Adam Afriyie: To ask the Secretary of State for Innovation, Universities and Skills what Minister is responsible for his Department's Memorandum of Understanding with the British Standards Institute. 
Mr. Lammy: Responsibility for the Department's Memorandum of Understanding with the British Standards Institution falls within Lord Drayson's portfolio as Minister of State for Science and Innovation.
Stephen Williams: To ask the Secretary of State for Innovation, Universities and Skills what proportion of 17 to 20-year-olds have entered part-time higher education; and what proportion entered to undertake (a) first degrees and (b) other undergraduate qualifications in the most recent period for which figures are available. 
Everyone with the talent and ambition to enter higher education should be able to benefit from the opportunity and to choose the pattern of study
which best meets their needs. The numbers entering part-time higher education are at record levels and part-time study is particularly popular with adults over the age of thirty.
The Higher Education Initial Participation Rate (HEIPR) is the sum of the HE initial participation rates for individual ages between 17 and 30 inclusive. It can be broken down to cover those aged 17 to 20. In the 2006/07 academic year, the participation rate for 17 to 20-year-olds entering part-time higher education courses was 1.5 per cent.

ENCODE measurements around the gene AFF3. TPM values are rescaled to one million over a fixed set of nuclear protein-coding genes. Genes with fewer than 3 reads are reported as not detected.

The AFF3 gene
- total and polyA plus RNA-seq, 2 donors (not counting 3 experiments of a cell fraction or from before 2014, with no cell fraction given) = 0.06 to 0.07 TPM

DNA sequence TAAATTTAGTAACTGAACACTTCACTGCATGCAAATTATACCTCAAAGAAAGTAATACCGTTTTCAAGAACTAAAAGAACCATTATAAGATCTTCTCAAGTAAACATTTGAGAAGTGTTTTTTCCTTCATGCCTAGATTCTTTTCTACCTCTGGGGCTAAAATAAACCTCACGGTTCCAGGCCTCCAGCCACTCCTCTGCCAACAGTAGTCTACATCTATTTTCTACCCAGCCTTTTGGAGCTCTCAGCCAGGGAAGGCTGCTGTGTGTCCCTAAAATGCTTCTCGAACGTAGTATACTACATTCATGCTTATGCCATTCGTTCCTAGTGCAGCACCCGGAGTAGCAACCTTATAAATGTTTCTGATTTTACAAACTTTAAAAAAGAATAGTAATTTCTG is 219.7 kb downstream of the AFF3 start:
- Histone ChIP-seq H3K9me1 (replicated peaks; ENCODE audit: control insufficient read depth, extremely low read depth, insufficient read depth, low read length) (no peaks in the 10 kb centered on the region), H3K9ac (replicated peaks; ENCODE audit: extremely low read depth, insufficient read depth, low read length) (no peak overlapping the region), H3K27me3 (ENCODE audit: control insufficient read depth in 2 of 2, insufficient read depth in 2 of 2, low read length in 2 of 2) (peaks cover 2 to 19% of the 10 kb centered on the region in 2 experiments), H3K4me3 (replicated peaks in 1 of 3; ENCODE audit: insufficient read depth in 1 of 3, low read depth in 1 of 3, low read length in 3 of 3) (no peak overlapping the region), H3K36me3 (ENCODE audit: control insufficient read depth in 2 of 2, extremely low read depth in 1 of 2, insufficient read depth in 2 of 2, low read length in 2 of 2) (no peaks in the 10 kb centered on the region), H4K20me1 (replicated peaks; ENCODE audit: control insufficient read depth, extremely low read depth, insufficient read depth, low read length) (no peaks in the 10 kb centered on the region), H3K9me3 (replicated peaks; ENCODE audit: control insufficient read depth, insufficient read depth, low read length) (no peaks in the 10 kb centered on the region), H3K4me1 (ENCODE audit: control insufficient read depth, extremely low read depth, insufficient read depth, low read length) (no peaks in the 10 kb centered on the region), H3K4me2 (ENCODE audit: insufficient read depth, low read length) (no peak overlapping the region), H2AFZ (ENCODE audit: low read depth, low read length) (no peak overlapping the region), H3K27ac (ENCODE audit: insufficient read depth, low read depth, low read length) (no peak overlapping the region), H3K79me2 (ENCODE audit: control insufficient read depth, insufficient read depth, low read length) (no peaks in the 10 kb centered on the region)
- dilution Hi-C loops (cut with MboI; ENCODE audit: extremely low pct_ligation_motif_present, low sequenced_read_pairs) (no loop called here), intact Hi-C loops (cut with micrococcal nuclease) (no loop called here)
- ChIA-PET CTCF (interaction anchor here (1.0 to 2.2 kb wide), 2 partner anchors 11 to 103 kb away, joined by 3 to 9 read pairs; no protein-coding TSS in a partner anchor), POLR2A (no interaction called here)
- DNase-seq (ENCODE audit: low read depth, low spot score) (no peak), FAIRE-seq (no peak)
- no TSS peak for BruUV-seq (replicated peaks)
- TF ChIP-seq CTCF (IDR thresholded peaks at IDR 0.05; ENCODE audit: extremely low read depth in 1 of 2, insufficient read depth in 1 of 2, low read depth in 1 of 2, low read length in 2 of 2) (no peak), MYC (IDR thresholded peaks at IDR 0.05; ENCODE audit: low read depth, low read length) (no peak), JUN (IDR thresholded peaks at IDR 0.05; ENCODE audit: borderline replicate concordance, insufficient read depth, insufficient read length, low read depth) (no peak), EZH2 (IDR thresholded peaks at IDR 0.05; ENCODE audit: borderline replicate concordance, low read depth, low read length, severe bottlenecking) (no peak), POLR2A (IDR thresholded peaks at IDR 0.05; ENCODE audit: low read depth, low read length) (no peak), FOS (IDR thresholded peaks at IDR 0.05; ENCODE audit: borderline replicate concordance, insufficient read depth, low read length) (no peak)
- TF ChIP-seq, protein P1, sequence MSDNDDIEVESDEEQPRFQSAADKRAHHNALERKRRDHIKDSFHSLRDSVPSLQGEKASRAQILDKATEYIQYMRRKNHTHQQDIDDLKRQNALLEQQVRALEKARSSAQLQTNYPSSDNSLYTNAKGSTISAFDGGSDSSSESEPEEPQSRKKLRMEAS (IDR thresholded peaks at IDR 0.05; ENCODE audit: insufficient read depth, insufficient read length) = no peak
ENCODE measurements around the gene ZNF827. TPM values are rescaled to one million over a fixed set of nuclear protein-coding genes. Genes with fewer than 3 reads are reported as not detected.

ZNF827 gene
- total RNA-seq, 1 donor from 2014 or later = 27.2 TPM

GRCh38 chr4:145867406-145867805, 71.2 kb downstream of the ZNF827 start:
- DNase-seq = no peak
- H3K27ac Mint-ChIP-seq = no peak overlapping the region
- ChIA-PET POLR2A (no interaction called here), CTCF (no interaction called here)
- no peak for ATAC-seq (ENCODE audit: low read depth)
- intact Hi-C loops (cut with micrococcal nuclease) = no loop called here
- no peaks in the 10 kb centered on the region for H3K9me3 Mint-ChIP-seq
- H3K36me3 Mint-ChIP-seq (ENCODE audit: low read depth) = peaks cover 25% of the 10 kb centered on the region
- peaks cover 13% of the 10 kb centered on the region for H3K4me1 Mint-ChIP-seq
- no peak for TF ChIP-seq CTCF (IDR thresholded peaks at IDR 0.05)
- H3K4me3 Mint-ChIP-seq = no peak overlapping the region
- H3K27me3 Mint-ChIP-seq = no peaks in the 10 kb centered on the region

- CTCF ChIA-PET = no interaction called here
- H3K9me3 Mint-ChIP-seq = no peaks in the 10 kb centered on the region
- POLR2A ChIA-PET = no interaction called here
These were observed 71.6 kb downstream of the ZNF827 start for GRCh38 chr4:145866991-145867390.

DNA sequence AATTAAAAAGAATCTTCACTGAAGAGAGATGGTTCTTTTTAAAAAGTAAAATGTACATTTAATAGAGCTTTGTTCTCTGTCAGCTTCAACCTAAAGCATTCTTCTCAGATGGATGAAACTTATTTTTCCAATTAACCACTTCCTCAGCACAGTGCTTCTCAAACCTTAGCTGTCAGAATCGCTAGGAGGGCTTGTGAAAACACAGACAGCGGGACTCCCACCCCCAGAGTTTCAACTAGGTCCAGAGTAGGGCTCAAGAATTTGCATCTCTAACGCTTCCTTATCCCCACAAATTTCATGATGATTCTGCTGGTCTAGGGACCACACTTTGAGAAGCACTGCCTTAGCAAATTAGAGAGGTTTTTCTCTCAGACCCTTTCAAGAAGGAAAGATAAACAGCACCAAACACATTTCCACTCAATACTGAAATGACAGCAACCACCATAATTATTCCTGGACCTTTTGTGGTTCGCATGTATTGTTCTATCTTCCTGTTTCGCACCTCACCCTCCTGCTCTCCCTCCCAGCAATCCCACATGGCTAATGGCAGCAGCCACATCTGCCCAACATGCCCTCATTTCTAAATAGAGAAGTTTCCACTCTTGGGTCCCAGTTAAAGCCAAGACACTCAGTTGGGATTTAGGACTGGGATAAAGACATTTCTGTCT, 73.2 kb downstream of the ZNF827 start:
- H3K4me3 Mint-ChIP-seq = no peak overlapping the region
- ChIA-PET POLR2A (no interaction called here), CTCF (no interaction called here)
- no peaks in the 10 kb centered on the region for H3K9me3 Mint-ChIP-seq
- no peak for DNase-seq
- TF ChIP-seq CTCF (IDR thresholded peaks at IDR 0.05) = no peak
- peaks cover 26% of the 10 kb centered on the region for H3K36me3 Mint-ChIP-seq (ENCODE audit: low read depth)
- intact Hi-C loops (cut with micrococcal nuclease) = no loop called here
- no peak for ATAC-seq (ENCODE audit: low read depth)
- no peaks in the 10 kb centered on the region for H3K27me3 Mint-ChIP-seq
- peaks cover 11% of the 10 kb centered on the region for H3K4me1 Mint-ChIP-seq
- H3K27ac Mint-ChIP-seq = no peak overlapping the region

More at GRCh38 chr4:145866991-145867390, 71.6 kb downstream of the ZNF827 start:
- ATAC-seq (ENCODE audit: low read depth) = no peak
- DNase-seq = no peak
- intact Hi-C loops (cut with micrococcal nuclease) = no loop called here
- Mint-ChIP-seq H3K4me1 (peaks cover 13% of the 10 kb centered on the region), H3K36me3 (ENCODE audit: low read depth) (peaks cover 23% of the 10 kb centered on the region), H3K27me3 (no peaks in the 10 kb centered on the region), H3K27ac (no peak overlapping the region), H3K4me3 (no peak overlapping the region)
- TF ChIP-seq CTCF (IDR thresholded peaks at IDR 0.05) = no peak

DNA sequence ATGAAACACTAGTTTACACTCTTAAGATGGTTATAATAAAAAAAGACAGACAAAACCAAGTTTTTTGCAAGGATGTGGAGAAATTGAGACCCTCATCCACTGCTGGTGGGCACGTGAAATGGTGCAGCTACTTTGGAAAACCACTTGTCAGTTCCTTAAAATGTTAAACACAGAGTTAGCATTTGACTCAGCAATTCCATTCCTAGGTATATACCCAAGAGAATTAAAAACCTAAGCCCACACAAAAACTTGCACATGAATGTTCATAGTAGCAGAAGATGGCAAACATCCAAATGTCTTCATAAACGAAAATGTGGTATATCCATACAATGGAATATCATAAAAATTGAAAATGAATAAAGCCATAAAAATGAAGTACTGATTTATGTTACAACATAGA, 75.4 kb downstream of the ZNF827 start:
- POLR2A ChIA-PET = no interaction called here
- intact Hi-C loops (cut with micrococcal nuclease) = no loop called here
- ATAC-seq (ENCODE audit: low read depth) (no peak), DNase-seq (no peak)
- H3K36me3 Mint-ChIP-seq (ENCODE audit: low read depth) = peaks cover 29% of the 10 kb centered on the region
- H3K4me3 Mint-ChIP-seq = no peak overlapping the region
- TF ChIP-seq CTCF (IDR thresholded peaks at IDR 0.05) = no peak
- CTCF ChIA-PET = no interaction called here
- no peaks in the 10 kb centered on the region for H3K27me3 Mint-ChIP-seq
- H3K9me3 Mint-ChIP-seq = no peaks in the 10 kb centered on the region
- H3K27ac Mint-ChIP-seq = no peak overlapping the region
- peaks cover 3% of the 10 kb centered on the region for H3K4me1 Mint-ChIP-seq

|Higher Education Initial Participation Rate (HEIPR) for 17 to 20-year-olds by level of study and mode of study, UK higher education institutions and English, Scottish and Welsh further education collegesAcademic year 2006/07|
|Level of study||Full-time||Part-time||Total|
| Notes: Due to rounding components may not sum to totals. The HEIPR covers English-domiciled first time entrants to higher education courses, which are expected to last for at least six months, and who remain on their course for at least six months. Source: Underlying data for "Participation Rates in Higher Education: Academic Years 1999/20002006/07 (Provisional)". Statistical First Release, published by DIUS (2008).|
Mr. Evans: To ask the Secretary of State for Innovation, Universities and Skills what information he holds on the number of university departments which have closed in the last five years; how many he expects to close in the next five years; and if he will make a statement.